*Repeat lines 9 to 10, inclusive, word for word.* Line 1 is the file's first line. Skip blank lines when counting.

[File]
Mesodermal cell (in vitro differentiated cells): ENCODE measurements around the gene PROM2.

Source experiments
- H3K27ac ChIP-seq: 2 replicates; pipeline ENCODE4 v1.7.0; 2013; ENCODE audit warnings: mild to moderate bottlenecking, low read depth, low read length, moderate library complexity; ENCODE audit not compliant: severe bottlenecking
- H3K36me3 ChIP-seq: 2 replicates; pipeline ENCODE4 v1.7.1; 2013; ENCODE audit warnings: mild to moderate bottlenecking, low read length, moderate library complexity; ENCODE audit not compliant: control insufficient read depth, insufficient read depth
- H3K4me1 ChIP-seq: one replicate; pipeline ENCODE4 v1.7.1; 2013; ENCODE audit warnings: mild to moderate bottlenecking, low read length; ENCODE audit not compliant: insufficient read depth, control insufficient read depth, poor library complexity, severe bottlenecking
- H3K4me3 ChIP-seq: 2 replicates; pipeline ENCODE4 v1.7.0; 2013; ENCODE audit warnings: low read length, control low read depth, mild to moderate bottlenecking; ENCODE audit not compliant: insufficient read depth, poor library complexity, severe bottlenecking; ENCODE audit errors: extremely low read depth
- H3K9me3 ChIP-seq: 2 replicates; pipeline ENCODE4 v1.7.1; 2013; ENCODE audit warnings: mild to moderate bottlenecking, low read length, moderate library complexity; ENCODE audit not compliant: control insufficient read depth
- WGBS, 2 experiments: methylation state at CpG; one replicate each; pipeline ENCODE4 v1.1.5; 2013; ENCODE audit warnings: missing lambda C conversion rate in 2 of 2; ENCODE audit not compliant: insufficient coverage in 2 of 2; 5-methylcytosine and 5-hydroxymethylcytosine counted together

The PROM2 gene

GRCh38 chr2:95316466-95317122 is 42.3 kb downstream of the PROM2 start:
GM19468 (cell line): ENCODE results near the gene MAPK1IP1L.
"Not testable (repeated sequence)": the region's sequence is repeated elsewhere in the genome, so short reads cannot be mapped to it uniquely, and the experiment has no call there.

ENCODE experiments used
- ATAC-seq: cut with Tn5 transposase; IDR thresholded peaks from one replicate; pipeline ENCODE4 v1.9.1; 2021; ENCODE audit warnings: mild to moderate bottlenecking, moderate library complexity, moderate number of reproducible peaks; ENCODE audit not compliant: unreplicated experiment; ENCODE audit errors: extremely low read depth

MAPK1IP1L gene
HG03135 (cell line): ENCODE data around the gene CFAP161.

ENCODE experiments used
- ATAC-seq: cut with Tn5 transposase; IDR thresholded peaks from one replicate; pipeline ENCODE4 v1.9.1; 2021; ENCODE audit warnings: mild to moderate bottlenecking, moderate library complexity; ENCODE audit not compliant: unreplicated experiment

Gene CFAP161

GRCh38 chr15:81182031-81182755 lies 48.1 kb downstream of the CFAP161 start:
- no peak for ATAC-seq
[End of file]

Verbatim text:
The PROM2 gene

GRCh38 chr2:95316466-95317122 is 42.3 kb downstream of the PROM2 start: